The bipartisan budget deal that Congress passed while packing for vacation is little more than a big blank check on future taxpayers. While mainstream comments zeroed in on more or less relevant details, Rand Paul took his fellow Senators to the woodshed:
This new spending agreement has not yet worked its way into official forecasts for the budget deficit, but it is safe to say that it will not improve either the job of the forecasters or the deficit outlook itself. The difficulties in predicting future deficits lies not just in the actual spending numbers, but also in the fact that Congress again decided to suspend the debt ceiling. They did this already last year, when together with suspending the debt ceiling they also killed the sequester and terminated the spending-control board in Medicare.
The sequester was a bad idea in itself, but at least it held back some of the worst budget excesses while in effect. The Medicare spending board was never active, but it represented an institutional ambition to at least have some controls on government outlays. When the debt ceiling is again "suspended", it is de facto killed. It will not come back again; Congress should stop the charade and simply admit that they have done away with it.
By now, nobody should remain in any doubt that the debt ceiling is dead and gone. From hereon, only four words will guide budget forecasting: all bets are off.
Still, we do need to put some numbers - any numbers - on future deficits. To do so, let us begin with a review of what the forecasts said before this budget deal. The two most authoritative ones are from the Congressional Budget Office (CBO) and the Office of Management and Budget (OMB).
This new budget deal allows for an increase of spending of approximately $78 billion in 2020 and $76 billion in 2021. This may not seem like much, but based on the latest budget outlook from the OMB it means a seven-percent increase in the deficit. If we extend the increase, percentage-wise, through 2024 the accumulated deficit increases by $342.1 billion.
Under the latest CBO forecast the total increase is marginally bigger. The CBO's deficit outlook is a little bit more moderate than the OMB's, but only for the next couple of years. Through 2024 the new two-year spending bill increases the deficit by eight percent under CBO's numbers. Assuming Congress keeps its spending at this percentage above what was predicted prior to the deal, they will rack up a total of $394.4 billion in more in debt through 2024.
Regardless of whether we use numbers from the OMB or the CBO, the predicted increase in deficits rests on the critical assumption that Congress does not do anything else to grow spending further. That, of course, is a tall order - and it is even taller if we look at the spending and deficit predictions made by the White House's own OMB prior to the budget deal. Table 1a reports the annual increases in total federal spending in the forecasts of, respectively, the OMB and the CBO:
Clearly, the OMB assumes that spending growth is going to taper off over the next five years. It is not exactly clear how this would happen; is there a hidden plan somewhere in the White House on how to convince Congress to actually show some restraint?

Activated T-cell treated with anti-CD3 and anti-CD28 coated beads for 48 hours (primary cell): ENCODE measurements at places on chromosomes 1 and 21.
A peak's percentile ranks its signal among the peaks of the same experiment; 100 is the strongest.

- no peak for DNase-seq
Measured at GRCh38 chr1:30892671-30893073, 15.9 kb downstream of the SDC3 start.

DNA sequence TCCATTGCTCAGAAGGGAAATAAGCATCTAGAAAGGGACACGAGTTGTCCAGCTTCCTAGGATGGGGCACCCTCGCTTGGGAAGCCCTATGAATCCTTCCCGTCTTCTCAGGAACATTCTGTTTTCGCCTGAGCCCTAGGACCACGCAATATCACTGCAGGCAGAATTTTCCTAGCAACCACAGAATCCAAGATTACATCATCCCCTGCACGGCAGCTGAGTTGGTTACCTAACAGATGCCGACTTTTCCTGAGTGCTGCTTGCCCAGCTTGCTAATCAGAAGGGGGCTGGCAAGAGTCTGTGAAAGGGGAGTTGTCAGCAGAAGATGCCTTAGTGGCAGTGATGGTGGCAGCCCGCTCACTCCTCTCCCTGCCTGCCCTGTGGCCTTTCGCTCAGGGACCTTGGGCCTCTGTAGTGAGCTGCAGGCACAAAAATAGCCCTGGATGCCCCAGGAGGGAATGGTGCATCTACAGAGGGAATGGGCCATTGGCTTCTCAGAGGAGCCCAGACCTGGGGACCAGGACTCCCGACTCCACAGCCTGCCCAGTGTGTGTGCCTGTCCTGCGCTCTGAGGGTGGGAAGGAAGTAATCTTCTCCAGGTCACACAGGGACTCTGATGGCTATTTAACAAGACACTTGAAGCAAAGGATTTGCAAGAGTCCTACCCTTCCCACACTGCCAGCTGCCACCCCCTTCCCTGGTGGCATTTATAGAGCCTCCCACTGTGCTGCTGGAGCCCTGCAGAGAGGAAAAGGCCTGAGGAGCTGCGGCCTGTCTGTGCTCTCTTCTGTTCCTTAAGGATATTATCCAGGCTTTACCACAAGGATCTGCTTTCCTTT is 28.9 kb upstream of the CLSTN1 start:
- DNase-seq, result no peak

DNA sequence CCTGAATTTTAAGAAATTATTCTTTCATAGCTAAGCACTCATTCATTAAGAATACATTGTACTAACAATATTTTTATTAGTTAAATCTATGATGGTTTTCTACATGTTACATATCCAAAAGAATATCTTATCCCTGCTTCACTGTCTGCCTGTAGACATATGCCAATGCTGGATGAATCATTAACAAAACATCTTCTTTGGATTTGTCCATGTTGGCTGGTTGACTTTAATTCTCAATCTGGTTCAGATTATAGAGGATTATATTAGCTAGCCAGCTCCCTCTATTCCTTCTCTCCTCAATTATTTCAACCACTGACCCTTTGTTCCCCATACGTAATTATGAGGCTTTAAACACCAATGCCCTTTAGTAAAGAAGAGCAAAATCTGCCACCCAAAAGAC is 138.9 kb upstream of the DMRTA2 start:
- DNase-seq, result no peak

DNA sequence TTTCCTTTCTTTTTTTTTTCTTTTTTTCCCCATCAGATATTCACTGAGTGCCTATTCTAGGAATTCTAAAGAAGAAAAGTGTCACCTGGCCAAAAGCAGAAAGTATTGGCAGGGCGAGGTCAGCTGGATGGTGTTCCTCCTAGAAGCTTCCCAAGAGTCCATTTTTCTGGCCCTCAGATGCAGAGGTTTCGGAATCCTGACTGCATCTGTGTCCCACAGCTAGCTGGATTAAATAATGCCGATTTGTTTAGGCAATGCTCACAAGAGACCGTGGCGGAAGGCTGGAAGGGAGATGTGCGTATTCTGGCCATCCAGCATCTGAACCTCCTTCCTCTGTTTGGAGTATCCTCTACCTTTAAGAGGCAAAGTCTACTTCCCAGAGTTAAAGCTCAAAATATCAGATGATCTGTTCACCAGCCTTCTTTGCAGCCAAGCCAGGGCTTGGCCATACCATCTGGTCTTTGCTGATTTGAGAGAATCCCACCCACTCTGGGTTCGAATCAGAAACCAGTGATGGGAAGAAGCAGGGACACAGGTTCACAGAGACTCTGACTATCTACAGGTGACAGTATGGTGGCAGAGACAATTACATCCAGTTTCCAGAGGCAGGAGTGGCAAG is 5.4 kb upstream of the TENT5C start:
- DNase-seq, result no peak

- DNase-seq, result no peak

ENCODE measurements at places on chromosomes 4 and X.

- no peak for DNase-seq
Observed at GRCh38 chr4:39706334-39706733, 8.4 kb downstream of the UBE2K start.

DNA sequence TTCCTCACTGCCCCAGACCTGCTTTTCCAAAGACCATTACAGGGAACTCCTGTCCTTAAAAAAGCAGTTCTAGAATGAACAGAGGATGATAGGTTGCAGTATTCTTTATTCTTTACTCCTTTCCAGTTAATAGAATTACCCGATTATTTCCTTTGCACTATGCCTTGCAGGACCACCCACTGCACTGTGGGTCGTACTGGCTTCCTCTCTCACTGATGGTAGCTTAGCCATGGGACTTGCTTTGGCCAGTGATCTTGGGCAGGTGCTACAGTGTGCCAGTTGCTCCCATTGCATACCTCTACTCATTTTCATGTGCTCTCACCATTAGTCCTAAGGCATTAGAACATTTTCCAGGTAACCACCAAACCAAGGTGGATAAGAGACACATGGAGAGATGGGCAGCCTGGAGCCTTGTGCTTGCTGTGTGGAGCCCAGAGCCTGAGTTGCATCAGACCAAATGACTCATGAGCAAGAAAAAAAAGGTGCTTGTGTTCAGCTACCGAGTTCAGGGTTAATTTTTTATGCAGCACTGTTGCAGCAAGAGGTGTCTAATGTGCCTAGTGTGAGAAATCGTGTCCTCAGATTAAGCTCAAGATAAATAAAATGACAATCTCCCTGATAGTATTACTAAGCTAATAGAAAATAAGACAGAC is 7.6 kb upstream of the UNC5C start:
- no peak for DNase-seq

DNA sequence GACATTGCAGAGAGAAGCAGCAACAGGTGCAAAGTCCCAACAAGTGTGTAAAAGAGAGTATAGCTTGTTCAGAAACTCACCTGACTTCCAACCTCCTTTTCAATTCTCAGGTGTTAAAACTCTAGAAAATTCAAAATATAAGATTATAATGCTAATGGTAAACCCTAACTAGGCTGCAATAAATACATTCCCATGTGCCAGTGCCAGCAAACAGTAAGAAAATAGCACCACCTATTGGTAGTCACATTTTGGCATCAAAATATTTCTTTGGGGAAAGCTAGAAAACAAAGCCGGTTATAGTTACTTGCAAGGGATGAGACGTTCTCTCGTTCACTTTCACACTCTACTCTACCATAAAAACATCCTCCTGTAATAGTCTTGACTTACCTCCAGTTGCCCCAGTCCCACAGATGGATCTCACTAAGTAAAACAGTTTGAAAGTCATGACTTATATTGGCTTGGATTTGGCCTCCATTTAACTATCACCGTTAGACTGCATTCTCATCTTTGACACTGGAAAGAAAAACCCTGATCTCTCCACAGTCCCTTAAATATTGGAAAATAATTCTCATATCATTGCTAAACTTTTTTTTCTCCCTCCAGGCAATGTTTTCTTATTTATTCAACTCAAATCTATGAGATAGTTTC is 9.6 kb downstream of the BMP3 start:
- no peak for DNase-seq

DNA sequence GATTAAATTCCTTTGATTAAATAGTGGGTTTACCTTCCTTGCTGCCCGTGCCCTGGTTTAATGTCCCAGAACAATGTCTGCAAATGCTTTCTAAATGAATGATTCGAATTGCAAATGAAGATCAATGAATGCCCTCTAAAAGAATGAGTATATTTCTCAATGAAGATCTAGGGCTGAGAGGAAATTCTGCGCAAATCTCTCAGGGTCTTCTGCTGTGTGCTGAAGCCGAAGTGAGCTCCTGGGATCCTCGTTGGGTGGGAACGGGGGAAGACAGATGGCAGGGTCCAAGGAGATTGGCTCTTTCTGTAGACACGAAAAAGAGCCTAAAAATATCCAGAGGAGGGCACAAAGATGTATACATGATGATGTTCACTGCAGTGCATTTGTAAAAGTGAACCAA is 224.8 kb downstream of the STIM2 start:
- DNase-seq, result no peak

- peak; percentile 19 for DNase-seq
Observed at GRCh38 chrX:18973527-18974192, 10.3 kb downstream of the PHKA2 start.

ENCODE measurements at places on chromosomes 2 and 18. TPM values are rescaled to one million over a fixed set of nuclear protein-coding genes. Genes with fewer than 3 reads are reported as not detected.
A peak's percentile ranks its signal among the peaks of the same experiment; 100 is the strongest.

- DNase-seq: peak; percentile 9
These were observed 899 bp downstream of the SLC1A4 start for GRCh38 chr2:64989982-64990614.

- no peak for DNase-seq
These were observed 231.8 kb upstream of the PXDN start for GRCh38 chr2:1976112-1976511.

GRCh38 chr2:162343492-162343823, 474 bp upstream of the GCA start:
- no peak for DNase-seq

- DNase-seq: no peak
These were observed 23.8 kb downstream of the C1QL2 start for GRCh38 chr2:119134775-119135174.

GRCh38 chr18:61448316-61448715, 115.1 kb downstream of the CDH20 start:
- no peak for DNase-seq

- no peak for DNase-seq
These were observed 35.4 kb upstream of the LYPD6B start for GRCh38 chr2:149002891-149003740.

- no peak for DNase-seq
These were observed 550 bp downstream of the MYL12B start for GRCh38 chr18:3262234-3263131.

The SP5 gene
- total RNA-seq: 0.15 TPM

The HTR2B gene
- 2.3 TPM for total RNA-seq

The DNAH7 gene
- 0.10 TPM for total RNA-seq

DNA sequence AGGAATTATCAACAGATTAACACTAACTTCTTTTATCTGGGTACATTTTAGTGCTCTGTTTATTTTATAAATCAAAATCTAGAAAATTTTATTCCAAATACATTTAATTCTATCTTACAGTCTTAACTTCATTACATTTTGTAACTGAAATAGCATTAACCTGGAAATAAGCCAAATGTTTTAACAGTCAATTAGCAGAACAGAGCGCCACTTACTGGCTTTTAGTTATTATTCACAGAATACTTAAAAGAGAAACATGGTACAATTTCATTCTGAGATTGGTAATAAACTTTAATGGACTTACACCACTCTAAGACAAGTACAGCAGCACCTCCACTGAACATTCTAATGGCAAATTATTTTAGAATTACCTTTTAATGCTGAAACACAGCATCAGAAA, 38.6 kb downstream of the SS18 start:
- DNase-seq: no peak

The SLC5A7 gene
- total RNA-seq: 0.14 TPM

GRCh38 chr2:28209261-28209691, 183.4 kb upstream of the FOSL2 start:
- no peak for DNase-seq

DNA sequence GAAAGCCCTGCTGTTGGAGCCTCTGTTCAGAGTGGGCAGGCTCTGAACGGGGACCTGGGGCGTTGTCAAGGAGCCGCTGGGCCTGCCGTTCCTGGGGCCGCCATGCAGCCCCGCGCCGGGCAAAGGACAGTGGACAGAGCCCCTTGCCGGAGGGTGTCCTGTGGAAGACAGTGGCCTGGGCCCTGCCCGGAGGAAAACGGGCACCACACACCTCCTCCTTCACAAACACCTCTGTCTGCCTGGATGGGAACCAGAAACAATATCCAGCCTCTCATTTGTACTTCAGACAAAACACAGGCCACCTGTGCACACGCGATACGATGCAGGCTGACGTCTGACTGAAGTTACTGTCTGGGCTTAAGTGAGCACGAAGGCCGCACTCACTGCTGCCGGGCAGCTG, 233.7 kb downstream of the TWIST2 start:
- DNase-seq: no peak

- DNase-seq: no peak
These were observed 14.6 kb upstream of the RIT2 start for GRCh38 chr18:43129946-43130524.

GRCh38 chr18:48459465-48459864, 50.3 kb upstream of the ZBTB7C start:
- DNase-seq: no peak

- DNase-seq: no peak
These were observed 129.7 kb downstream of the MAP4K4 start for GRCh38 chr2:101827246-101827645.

It is not a far-fetched suspicion that the OMB's numbers are skewed to make the budget deficit shrink in their forecasts. This impression is reinforced by the growth predictions that they make regarding tax revenue:
The OMB's pronounced difference between growth in spending and revenue results in a stunningly consistent reduction of the budget deficit. Figure 1 reports the annual deficit, per latest forecast, as a percentage of total federal spending; since the OMB's official predictions only run through 2024 (as opposed to the 2029 horizon for CBO forecasts) I have calculated an extension of their predictions:*
Sources of raw data: Office of Management and Budget; Congressional Budget Office
The question is what is going to happen to these two forecasts, once the new budget deal has been worked into the numbers from both the CBO and the OMB. A safe guess is that the OMB is going to have to move closer to the CBO forecast; not that the CBO is all that credible, but in this case they are undoubtedly closer to reality than the OMB.
It is not possible to assess to what extent either institution has factored in the removal of spending-cap measures, but it is at least reasonable to assume that neither has done that. It is not customary to take institutional structures into account in forecasting, but it is also not unheard of. If we assume that the debt ceiling is dead and gone - to take one example - we are very likely going to see a slow but steady rise in the percent of spending that is funded by deficits.
Until, that is, the point where the United States enters a fiscal crisis. When that happens, life for middle-class America is going to change, and change drastically.
*) The trajectory for the OMB extended forecast is calculated using the first- and second-order rates of change in the trajectory of their actual forecast. Due to the short range of the actual forecast, only four numbers were used in estimating the second-order. Furthermore, the two first were too disparate to warrant a stable extension. Therefore, the two last numbers were given decisive weight. This is a criticizable methodological approach, as it prioritizes stability in forecasting over accuracy in representation of reality. However, for the very limited purpose in this presentation, it is reasonable to make this trade-off. The reader should be advised, however, not to draw too far-reaching a conclusion from the extension of the OMB forecast, but see it only as an example of how the OMB could reach a point where the deficit is effectively gone. To do so, they would have to apply a forecasting method that one way or the other employed a similarly deterministic estimate of the budget deficit.